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Tomato Tales

August 23, 2010

A slightly rushed post, between coming home from one trip and heading off on another, but I’ve got a little time to waste before I head out again, so I might as well write something.

It’s not a good year for tomatoes. The outdoor gardeners are having big problems with late blight, after all the rain we had earlier this summer, and while my balcony garden was proctected from that, I’ve had big problems with bugs, mostly thrips.

Not exactly a great picture, but you can see how bare the lower parts of the vines are - I had to remove all those leaves because they were so badly thrips-damaged they were more brown than green.

They’re even ruining the fruit – all those yellow spots on the red currant tomatoes are thrips damage:

There’s another problem I have with them – they have a disgusting bitter aftertaste this year. Some of the other varieties do, too, though none of them quite to this extent. Since my best friend reported the same problem, we’re now wondering if it has to do with them getting too dry too often. I know that when we still had a garden, my strawberries often tasted slightly bitter when it was hot, too.

‘Gelbe Johannisbeere’ (‘Yellow Currant’) is finally doing all right, after germinating extremely late this year, though there are not nearly enough of them.

The supposed ‘Green Sausage’ is growing all right, without too many bugs, but I’m still not impressed. The bitter taste is not so strong in those, but they don’t exactly taste good, either. Kind of bland – I can get tomatoes like that at the supermarket, thanks.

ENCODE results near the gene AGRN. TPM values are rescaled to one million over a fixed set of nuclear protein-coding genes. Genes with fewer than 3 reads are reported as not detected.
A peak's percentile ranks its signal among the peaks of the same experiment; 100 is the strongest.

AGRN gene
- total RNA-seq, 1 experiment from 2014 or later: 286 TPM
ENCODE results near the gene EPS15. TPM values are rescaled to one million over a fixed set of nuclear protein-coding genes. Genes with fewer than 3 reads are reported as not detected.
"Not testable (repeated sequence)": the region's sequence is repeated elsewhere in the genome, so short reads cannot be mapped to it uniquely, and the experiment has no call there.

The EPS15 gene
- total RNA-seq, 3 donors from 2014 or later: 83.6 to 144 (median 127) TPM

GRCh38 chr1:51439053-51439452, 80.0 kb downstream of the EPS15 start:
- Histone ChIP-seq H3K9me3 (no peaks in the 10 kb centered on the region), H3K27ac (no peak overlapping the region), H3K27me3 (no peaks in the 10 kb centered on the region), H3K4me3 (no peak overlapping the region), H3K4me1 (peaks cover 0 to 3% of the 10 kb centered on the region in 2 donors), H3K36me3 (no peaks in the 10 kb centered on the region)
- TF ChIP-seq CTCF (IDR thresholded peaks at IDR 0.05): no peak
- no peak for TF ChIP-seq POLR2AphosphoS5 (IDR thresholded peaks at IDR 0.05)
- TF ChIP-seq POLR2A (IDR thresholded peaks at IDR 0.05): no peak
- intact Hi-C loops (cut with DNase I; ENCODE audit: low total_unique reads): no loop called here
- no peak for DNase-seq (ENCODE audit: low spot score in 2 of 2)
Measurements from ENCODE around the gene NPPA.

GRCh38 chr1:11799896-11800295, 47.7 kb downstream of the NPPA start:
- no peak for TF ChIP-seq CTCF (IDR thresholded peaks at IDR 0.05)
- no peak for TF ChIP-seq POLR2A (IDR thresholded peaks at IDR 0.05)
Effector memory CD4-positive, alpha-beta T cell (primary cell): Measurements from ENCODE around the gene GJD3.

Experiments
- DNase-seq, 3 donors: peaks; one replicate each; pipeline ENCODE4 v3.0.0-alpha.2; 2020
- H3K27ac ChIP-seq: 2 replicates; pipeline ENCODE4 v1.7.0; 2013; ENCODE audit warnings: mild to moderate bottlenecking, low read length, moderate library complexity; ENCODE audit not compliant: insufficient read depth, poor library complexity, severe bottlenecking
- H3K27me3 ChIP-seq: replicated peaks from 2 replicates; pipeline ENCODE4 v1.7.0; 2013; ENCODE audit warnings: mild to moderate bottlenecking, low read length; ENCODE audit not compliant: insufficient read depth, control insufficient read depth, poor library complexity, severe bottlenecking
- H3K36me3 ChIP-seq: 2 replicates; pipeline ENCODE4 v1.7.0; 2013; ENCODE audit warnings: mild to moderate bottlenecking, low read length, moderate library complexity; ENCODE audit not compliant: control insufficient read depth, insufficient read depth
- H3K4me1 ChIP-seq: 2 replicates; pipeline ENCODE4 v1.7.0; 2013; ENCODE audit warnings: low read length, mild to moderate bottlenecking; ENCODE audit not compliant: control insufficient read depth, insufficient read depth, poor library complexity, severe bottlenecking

The nameless hanging basket variety I bought at work ripened early, but now they’re being eaten by spider mites, and constantly complaining about being thirsty and hungry:

Also, lots of burst fruits, and the same bitter taste as the rest. And there are hardly any fruits left, and no more flowers. I don’t think I like determinate varieties – I’d rather lose a few fruits to low temperatures than running out of them by August.

The only variety that I’m really happy with this year is ‘Dattelwein’ (‘Date* Wine’). It’s one of the most popular and well-known heirloom varieties here (last year, one newspaper gave out plants to its readers and held a contest about who could get the most fruits from it), and the first I was really familiar with (during my summer job at an organic vegetable farm, years ago, I started off each day with picking these), so that every year, I say, ‘this is getting boring – everyone has ‘Dattelwein’ – I think I’ll stop growing it.’

But when I eat the first fruits, that thought is forgotten. Not only are there a lot of them, but they also taste good. Not even a hint of this bitter taste this year – at least one variety that I can eat without pulling a face.

They’re small, more-or-less pearshaped yellow fruits, sweet and juicy, growing in huge bunches.

This is a comparatively small bunch – on plants grown in the ground, with enough water and nutrients, they’re several times as big, with flowers, ripe and unripe fruits all mixed together. Picking them, at the farm, took quite a while, but I rather like tasks like that. Especially since I got to eat plenty while I worked, too.

And now it’s time to eat a few more, and then head off to Vienna.


* the fruit

2 Comments leave one →
  1. August 24, 2010 20:40

    I wish I could tell you why they taste bitter, but I’m clueless. What a bummer, though, I’m sorry for your sad tomatoes.


  1. Tomato Tales, Part 2 « Letters & Leaves

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